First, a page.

Moment the coronavirus infects a healthy cell is captured for the first time using a microscope that can magnify objects up to two million times
- Researchers in Brazil used a powerful electron microscope to capture the image
- The first image shows the virus as it is about to infect the healthy cell samples
- Images were taken as part of a study into how the virus spreads and replicates
- Learn more about how to help people impacted by COVID
The exact moment the COVID-19 virus infects a cell has been captured in a series of images by a team of Brazilian researchers using a powerful electron microscope.
In a series of images you can see multiple particles of the deadly virus go from attempting to enter a cell to being seen inside the cell.
Researchers used a tool that allows them to magnify objects up to two million times their normal size, allowing them to get deep inside the cell and see the virus.
In this image the block dots (the coronavirus) can be seen making their way into the cell membrane – the first part of the infection process
In the second image – zoomed in much further than the first – you can see the virus entering the cell nucleus – where the genetic material for the cell is kept
In the third image viral particles – seen as the block spot – have infected the cell’s cytoplasm. At this point coronavirus has spread and infected the cell
The Brazilian research institution, Fiocruz, said the cells used in the study came from the African green monkey – not from humans.
Cell cultures from the African green monkey, a species of primate found in Sudan and Ethiopia, are often used in laboratory tests, according to Fiocruz.
The most important image of the three captured by the researchers in Brazil shows the moment COVID-19 begins to enter the cell itself.
In one of the images you can see several particles of the virus trying to infect the cell’s cytoplasm – that is where it keeps the genetic material.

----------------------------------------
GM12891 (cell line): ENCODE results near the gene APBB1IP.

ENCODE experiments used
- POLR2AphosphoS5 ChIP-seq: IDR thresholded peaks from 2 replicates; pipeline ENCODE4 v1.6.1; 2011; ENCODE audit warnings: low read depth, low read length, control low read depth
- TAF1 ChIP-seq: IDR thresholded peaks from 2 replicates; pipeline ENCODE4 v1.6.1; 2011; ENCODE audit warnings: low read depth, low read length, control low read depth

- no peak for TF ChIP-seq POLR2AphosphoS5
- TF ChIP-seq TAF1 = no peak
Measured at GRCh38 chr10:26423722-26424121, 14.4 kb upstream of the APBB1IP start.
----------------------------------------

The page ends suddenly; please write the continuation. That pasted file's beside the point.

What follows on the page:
In another image viral particles have infected the cell – the point at which in a human they would have said to have caught the virus.
‘Scientists used viruses isolated from samples collected from the nose and throat of an infected patient,’ the team wrote.
‘Infected cells are then taken to a laboratory where they are inspected under a an electron microscope – to capture the moment of infection.’
Dark spots in the images captured by the researchers show the SARS-COV-2 virus.
Research institutions around the world are studying the virus in close detail in order to try and find out how to stop it.
The coronavirus from Wuhan is one which has never been seen before this outbreak. It has been named SARS-CoV-2 by the International Committee on Taxonomy of Viruses. The name stands for Severe Acute Respiratory Syndrome coronavirus 2
There is currently no cure or vaccine for the virus, which originated in Wuhan, China and is thought to have jumped to humans from bats.
As it is a completely new virus researchers need as much information about the pathogen as possible in order to produce a vaccine.
The coronavirus from Wuhan is one which has never been seen before this outbreak. It has been named SARS-CoV-2 by the International Committee on Taxonomy of Viruses. The name stands for Severe Acute Respiratory Syndrome coronavirus 2.
Details of the first images of the moment of infection are on the Fiocruz website.